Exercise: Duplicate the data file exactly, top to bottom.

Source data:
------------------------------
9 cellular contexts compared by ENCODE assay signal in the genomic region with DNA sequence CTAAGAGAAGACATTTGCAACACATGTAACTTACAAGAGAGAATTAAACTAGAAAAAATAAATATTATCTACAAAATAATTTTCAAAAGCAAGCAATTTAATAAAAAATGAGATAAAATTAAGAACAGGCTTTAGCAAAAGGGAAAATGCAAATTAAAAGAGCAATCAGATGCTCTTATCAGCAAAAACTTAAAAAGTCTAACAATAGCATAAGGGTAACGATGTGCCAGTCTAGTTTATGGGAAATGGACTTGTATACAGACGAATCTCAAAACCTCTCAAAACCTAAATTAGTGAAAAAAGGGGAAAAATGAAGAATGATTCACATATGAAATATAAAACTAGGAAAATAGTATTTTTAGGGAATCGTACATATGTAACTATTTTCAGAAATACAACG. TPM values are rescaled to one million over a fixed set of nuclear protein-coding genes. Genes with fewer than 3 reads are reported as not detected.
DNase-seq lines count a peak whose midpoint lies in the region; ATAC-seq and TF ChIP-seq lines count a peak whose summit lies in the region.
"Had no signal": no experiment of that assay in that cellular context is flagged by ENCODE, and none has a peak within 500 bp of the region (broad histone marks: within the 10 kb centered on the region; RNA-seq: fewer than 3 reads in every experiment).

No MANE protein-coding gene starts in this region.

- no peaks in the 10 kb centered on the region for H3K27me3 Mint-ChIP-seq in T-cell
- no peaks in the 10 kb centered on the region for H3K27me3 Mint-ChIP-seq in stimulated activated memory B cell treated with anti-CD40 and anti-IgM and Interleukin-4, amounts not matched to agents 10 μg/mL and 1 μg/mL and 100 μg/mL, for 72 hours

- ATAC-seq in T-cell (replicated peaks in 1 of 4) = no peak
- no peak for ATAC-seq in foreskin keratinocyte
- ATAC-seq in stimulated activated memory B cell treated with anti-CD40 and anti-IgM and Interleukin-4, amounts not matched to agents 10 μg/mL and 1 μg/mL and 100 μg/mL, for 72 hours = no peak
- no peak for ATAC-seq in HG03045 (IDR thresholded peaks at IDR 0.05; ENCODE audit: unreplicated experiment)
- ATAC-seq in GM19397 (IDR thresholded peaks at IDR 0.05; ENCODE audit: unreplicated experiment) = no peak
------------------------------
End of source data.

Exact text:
9 cellular contexts compared by ENCODE assay signal in the genomic region with DNA sequence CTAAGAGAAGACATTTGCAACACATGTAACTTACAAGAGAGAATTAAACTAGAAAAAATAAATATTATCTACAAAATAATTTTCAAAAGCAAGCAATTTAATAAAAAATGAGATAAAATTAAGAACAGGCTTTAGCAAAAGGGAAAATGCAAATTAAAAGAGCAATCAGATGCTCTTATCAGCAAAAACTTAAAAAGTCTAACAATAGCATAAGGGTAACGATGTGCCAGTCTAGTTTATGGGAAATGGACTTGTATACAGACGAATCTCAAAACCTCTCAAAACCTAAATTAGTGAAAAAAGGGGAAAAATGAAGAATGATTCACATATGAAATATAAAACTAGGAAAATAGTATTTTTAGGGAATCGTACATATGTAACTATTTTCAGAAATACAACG. TPM values are rescaled to one million over a fixed set of nuclear protein-coding genes. Genes with fewer than 3 reads are reported as not detected.
DNase-seq lines count a peak whose midpoint lies in the region; ATAC-seq and TF ChIP-seq lines count a peak whose summit lies in the region.
"Had no signal": no experiment of that assay in that cellular context is flagged by ENCODE, and none has a peak within 500 bp of the region (broad histone marks: within the 10 kb centered on the region; RNA-seq: fewer than 3 reads in every experiment).

No MANE protein-coding gene starts in this region.

- no peaks in the 10 kb centered on the region for H3K27me3 Mint-ChIP-seq in T-cell
- no peaks in the 10 kb centered on the region for H3K27me3 Mint-ChIP-seq in stimulated activated memory B cell treated with anti-CD40 and anti-IgM and Interleukin-4, amounts not matched to agents 10 μg/mL and 1 μg/mL and 100 μg/mL, for 72 hours

- ATAC-seq in T-cell (replicated peaks in 1 of 4) = no peak
- no peak for ATAC-seq in foreskin keratinocyte
- ATAC-seq in stimulated activated memory B cell treated with anti-CD40 and anti-IgM and Interleukin-4, amounts not matched to agents 10 μg/mL and 1 μg/mL and 100 μg/mL, for 72 hours = no peak
- no peak for ATAC-seq in HG03045 (IDR thresholded peaks at IDR 0.05; ENCODE audit: unreplicated experiment)
- ATAC-seq in GM19397 (IDR thresholded peaks at IDR 0.05; ENCODE audit: unreplicated experiment) = no peak